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Does Your Horse Have Ulcers?

Equine Gastric Ulcer Syndrome is painful and may affect your horse’s behaviour and performance. While stomach ulcers are often considered to be only a problem for racehorses, many horse owners do not realize that non-racing competitive horses are also at high risk.

Multiple gastric ulcers on the stomach wall of a horse. (Photo courtesy of Ballarat Veterinary Practice)

Q: What clinical signs may indicate the presence of stomach ulcers?

A: Horses suffering from stomach ulcers may display signs of pain and discomfort such as:

  • Sour disposition
  • Still eating but losing condition or weight
  • Avoiding hard feed and preferring hay
  • Poor appetite
  • Unsettled in training or unwilling to work
  • Grinding teeth
  • Crib-biting, wind-sucking
  • Bad coat
  • Colic

Q: What harm do stomach ulcers cause my horse?

A: In early stages of the disease it is the pain and discomfort of stomach ulcers that influence a horse's eating behaviour, temperament and well-being. Some horses tolerate ulcers better than others and clinical signs may not be obvious. In these animals, a relative improvement in appetite or temperament may be evident within days of commencing treatment. Haemorrhaging ulcers are common in horses that have been in training for longer than eight weeks and perforation of the stomach can result if a horse remains untreated, usually with a fatal outcome.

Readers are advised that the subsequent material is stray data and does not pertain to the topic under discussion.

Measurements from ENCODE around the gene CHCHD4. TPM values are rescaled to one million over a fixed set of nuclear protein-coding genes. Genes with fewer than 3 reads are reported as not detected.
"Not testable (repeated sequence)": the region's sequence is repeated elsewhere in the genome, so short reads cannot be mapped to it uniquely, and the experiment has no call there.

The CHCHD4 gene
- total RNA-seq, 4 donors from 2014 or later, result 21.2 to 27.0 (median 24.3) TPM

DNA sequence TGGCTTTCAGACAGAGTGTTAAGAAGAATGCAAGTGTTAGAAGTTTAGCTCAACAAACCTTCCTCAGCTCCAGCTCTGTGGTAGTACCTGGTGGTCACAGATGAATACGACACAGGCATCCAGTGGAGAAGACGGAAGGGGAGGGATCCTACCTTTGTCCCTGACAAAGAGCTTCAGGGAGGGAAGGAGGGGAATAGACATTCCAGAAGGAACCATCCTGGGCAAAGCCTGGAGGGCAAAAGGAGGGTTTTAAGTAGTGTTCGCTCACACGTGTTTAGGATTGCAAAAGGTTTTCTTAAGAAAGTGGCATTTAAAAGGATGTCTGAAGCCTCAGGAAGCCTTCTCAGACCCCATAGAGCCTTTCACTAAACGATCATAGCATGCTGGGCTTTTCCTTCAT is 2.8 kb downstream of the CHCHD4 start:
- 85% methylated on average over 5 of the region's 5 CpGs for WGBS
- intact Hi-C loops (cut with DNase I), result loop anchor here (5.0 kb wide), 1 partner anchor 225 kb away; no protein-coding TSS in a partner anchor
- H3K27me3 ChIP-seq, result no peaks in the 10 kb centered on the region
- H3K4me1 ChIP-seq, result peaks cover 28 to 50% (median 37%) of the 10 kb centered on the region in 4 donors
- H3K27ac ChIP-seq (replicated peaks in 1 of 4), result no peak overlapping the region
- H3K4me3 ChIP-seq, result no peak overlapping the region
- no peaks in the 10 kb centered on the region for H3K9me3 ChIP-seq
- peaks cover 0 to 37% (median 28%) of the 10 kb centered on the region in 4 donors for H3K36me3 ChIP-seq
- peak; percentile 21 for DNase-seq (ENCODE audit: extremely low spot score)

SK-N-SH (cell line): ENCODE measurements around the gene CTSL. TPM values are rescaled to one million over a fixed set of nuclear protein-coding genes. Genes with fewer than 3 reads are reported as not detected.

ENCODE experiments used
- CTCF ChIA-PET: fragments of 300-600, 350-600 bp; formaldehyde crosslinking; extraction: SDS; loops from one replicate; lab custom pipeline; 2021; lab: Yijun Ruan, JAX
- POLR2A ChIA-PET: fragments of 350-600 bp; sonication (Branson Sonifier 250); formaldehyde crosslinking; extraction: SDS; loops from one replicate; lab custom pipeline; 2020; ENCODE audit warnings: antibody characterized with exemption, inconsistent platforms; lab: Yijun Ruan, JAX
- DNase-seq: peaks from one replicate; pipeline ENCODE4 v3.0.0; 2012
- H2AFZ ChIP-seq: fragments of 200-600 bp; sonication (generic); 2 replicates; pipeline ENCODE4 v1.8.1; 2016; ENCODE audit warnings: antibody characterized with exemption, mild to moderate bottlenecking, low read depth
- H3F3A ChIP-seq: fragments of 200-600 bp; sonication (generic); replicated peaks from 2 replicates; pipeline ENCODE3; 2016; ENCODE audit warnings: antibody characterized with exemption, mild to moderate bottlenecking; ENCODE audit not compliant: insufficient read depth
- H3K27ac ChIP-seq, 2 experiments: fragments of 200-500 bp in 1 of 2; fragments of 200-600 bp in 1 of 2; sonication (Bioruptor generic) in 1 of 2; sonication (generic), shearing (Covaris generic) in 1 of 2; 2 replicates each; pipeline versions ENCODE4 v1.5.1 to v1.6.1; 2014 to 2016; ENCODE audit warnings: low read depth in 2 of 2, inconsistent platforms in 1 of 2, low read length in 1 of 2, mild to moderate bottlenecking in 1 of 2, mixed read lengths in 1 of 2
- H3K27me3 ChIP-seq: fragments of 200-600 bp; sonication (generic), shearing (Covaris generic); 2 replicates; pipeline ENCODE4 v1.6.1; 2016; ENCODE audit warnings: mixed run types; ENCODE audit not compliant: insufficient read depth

Q: How do I know if my horse has stomach ulcers?

A: Is your horse showing signs of pain and discomfort for no obvious reason? If a few days of treatment with an ulcer medication corrects this behaviour, you can feel confident that the cause was stomach ulcers. A three metre endoscope is used by veterinarians to obtain a positive diagnosis, but placing the horse on an ulcer medication for a few days is valuable when an endoscope is not readily available.

Q: What else can I do to reduce the risk of ulcers in my horse?

A: Here are a few handy tips to keep in mind when you are trying to treat or prevent ulcers in your horse:

  • Try not to exercise your horse on an empty stomach.
  • Feed regular small meals during the day if your horse does not have access to pasture.
  • Allow access to hay day and night for stabled horses.
  • Take regular meal breaks for your horse during transportation.
  • Provide hay nets when travelling long distances.
  • Always have plenty of fresh water available.
  • Keep a diary – your notes will help you keep track of any changes in your horse’s habits, food intake or behavior.

Don’t let untreated stomach ulcers affect your horse’s performance. Enteric coating provides a proven treatment that effectively heals and prevents gastric ulceration in competitive horses. Speak to your vet today or contact your Virbac Area Sales Manager for more information.

 

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